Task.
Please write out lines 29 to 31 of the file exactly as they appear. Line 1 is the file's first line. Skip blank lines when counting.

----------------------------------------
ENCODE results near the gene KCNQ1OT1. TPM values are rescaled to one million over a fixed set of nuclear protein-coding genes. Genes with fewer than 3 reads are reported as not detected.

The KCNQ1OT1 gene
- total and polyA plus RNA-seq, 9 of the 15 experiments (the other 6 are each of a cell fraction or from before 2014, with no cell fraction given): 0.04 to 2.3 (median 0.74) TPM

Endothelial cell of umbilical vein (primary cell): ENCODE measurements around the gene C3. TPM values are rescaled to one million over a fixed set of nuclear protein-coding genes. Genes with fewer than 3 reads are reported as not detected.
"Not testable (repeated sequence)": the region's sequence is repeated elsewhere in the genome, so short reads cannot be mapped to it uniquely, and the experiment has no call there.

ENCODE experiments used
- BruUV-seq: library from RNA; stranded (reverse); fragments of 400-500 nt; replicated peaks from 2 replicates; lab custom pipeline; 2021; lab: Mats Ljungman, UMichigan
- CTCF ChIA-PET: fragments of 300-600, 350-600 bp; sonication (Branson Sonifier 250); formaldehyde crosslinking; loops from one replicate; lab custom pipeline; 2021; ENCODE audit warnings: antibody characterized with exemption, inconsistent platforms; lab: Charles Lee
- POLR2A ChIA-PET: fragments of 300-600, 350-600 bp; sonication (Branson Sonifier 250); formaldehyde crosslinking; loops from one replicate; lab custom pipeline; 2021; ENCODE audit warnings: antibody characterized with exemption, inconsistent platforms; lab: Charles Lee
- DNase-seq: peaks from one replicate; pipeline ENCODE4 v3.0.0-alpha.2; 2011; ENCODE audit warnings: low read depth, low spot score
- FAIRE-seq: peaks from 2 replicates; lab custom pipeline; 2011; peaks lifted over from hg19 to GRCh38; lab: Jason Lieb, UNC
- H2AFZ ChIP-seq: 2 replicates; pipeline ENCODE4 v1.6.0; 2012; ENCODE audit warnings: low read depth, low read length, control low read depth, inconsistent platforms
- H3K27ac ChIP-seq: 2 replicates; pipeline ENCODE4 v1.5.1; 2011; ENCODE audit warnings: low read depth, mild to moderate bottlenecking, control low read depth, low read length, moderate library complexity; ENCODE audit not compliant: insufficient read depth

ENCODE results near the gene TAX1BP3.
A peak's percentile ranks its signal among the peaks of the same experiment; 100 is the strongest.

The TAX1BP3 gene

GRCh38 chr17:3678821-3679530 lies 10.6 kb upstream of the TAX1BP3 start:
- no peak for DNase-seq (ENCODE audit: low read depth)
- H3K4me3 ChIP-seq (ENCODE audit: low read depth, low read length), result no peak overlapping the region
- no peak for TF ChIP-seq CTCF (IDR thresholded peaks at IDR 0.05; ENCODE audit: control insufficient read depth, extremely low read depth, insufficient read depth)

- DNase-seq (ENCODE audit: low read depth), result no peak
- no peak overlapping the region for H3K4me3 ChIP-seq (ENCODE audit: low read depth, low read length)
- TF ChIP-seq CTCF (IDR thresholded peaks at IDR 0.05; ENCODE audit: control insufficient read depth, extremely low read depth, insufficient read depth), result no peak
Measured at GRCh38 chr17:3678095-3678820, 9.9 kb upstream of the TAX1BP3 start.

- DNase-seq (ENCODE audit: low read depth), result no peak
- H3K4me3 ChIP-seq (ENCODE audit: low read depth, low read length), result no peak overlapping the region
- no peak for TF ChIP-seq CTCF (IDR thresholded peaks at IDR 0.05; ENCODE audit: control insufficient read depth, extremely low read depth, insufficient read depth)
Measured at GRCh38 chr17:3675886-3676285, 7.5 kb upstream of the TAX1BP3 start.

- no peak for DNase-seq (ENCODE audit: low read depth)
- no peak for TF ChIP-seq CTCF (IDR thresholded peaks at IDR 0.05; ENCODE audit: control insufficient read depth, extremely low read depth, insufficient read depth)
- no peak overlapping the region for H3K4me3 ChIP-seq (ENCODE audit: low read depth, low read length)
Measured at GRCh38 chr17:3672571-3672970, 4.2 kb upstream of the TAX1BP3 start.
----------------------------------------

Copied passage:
- no peak for DNase-seq (ENCODE audit: low read depth)
- no peak for TF ChIP-seq CTCF (IDR thresholded peaks at IDR 0.05; ENCODE audit: control insufficient read depth, extremely low read depth, insufficient read depth)
- no peak overlapping the region for H3K4me3 ChIP-seq (ENCODE audit: low read depth, low read length)